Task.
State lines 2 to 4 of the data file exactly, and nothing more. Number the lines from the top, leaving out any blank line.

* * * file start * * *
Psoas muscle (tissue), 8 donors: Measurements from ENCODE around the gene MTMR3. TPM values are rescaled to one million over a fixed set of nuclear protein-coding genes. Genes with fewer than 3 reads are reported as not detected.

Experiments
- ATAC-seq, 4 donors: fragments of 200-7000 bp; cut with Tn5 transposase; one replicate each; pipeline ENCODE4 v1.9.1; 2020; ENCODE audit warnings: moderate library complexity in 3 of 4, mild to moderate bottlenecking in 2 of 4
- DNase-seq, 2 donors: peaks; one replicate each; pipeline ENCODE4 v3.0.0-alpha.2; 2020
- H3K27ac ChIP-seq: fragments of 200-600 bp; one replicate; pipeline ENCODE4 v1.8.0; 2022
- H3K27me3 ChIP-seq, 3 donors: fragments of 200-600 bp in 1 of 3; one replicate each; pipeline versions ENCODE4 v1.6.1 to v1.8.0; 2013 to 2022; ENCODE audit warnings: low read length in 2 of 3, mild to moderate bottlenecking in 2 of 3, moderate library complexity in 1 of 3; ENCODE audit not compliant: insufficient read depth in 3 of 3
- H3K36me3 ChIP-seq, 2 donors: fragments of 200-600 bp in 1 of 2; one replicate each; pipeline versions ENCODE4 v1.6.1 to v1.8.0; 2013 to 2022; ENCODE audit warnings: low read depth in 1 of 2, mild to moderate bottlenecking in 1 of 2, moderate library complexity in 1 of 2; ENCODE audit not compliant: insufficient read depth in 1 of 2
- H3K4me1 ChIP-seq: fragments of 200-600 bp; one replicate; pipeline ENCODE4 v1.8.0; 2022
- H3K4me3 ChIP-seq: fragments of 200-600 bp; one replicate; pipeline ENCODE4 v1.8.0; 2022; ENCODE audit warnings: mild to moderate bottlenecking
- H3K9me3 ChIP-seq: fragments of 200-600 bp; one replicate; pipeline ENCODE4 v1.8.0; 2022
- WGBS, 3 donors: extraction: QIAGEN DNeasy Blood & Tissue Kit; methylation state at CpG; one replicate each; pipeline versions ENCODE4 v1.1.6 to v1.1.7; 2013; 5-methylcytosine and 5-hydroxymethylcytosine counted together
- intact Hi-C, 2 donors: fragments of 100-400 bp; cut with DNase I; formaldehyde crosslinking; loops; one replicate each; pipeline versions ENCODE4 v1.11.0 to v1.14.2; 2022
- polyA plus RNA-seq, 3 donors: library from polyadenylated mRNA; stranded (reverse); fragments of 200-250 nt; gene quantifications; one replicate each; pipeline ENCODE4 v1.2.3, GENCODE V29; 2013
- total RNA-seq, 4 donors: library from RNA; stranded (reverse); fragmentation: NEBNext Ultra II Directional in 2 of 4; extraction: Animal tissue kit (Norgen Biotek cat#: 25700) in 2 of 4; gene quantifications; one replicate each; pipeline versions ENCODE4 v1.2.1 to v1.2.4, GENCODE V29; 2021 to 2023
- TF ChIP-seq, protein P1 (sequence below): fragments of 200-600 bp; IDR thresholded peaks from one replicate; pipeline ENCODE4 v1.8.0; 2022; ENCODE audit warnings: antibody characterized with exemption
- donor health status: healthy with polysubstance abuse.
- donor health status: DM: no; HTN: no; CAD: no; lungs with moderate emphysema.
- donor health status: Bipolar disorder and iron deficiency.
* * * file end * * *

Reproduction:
Experiments
- ATAC-seq, 4 donors: fragments of 200-7000 bp; cut with Tn5 transposase; one replicate each; pipeline ENCODE4 v1.9.1; 2020; ENCODE audit warnings: moderate library complexity in 3 of 4, mild to moderate bottlenecking in 2 of 4
- DNase-seq, 2 donors: peaks; one replicate each; pipeline ENCODE4 v3.0.0-alpha.2; 2020